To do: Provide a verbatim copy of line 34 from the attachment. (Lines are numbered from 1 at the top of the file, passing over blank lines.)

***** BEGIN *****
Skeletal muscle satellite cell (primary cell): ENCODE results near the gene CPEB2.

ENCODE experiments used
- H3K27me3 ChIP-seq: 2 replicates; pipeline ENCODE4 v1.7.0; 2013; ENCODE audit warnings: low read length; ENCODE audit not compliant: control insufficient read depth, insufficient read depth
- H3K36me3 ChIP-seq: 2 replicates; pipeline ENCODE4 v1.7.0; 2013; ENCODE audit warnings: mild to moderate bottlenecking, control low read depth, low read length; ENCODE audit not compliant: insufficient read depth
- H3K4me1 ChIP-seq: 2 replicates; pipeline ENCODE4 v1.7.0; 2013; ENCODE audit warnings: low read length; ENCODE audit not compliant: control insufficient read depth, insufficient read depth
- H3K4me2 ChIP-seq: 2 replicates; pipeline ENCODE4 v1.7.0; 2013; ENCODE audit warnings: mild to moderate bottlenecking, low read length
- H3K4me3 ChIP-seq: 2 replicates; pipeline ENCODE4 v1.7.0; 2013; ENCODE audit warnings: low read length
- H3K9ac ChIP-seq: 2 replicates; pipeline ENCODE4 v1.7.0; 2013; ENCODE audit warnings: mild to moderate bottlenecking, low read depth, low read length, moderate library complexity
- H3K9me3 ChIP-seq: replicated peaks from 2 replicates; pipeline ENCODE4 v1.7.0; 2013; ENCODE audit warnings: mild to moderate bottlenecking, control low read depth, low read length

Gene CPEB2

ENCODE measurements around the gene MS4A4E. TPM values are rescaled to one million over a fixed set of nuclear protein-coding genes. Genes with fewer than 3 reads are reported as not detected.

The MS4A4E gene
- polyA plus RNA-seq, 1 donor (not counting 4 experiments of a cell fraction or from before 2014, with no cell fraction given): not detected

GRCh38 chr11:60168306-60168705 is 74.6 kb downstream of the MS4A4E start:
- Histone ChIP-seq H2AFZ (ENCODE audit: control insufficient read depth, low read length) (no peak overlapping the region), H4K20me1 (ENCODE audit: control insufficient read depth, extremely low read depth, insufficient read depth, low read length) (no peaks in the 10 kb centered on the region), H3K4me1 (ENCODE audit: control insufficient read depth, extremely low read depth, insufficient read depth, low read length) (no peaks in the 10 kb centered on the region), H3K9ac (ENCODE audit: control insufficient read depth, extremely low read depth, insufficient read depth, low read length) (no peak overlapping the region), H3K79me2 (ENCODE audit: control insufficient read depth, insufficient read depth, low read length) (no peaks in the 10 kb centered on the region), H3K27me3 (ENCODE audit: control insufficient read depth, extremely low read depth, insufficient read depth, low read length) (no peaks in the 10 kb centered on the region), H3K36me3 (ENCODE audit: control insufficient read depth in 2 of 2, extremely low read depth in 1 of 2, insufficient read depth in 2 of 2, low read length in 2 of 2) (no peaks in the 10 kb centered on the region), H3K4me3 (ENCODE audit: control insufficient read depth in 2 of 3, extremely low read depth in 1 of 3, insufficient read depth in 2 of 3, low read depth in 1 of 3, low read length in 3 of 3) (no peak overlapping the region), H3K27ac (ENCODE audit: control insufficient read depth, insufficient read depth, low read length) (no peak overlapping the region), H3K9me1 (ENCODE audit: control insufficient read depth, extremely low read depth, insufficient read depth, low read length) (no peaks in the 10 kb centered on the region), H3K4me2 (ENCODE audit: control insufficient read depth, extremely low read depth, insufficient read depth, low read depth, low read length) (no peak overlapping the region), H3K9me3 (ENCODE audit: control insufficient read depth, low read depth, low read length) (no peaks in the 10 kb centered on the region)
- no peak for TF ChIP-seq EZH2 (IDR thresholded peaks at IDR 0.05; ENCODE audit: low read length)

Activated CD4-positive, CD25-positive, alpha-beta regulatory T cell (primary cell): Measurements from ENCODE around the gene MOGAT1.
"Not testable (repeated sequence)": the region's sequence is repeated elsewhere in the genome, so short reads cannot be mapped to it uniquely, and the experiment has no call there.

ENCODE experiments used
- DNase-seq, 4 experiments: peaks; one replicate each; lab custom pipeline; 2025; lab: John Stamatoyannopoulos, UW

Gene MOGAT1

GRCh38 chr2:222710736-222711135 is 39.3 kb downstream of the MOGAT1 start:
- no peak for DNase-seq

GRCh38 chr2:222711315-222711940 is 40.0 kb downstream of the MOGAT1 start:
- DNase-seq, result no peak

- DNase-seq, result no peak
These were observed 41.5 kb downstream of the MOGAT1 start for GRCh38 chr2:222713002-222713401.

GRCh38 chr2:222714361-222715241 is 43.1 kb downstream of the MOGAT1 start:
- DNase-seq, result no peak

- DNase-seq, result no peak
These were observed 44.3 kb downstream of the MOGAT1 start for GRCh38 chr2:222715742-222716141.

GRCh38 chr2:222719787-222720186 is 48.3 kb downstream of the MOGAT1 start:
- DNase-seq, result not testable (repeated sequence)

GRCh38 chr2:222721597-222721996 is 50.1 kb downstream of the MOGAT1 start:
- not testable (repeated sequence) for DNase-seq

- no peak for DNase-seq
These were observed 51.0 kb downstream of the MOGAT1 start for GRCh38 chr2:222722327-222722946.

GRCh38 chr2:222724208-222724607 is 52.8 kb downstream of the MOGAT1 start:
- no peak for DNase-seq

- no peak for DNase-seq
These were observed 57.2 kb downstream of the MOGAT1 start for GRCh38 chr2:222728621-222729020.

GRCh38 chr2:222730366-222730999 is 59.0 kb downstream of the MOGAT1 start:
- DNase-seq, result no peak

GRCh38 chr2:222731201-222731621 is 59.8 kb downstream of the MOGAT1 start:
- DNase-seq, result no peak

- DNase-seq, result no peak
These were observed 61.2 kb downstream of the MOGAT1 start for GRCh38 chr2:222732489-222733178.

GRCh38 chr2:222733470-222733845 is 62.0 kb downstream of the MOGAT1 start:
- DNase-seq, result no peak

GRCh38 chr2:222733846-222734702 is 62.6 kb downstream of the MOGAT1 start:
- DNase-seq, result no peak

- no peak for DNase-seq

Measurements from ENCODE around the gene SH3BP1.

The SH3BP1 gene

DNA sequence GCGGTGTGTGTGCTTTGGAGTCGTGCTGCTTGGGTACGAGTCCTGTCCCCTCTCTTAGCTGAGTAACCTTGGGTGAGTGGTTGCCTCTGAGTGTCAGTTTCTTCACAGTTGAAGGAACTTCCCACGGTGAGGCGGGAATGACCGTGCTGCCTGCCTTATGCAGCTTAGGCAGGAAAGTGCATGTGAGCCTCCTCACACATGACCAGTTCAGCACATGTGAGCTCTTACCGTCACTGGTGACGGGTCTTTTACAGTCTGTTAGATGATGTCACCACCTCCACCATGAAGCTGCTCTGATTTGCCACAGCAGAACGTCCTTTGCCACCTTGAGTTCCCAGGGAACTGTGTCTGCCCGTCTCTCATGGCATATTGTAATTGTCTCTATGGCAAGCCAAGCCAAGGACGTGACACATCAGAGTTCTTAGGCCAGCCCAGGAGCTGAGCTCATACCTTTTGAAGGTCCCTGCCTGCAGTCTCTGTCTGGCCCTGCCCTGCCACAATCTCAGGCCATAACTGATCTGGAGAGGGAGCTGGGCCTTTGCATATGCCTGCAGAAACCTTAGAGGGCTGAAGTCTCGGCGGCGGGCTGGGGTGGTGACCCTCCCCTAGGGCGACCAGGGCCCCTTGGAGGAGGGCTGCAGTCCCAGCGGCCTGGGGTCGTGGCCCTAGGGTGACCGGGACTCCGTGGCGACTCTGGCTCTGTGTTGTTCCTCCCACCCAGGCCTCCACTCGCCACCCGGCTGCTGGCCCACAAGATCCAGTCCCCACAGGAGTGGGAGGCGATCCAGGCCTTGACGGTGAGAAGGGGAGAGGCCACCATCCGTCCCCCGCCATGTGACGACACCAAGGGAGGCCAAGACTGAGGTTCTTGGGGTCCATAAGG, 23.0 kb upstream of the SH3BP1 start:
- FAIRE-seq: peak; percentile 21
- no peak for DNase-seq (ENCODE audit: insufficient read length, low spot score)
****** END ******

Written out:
GRCh38 chr2:222721597-222721996 is 50.1 kb downstream of the MOGAT1 start: